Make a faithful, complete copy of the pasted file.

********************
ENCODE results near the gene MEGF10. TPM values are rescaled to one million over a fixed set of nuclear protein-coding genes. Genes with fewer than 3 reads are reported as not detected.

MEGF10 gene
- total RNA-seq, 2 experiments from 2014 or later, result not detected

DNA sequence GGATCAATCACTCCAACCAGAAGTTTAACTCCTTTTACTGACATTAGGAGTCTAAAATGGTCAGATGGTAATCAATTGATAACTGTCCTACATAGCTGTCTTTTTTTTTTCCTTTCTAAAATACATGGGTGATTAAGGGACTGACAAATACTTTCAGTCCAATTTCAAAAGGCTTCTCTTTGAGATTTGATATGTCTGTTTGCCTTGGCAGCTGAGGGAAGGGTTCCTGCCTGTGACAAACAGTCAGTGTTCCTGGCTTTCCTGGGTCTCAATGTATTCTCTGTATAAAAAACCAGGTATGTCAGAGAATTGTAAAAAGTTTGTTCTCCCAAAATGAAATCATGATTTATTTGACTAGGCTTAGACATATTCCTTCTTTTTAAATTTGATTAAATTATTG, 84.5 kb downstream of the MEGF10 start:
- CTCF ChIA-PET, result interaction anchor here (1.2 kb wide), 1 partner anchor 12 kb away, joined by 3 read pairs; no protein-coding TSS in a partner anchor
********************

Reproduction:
ENCODE results near the gene MEGF10. TPM values are rescaled to one million over a fixed set of nuclear protein-coding genes. Genes with fewer than 3 reads are reported as not detected.

MEGF10 gene
- total RNA-seq, 2 experiments from 2014 or later, result not detected

DNA sequence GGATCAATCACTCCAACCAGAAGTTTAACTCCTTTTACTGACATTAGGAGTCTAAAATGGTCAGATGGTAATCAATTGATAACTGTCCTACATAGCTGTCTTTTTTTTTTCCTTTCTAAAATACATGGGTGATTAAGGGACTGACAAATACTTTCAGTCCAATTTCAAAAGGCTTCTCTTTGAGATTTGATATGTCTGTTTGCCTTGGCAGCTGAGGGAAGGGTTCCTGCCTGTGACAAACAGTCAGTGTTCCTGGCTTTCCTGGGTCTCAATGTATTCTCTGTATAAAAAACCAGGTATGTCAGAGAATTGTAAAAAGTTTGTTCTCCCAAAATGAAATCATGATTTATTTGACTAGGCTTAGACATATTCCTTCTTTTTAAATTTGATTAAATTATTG, 84.5 kb downstream of the MEGF10 start:
- CTCF ChIA-PET, result interaction anchor here (1.2 kb wide), 1 partner anchor 12 kb away, joined by 3 read pairs; no protein-coding TSS in a partner anchor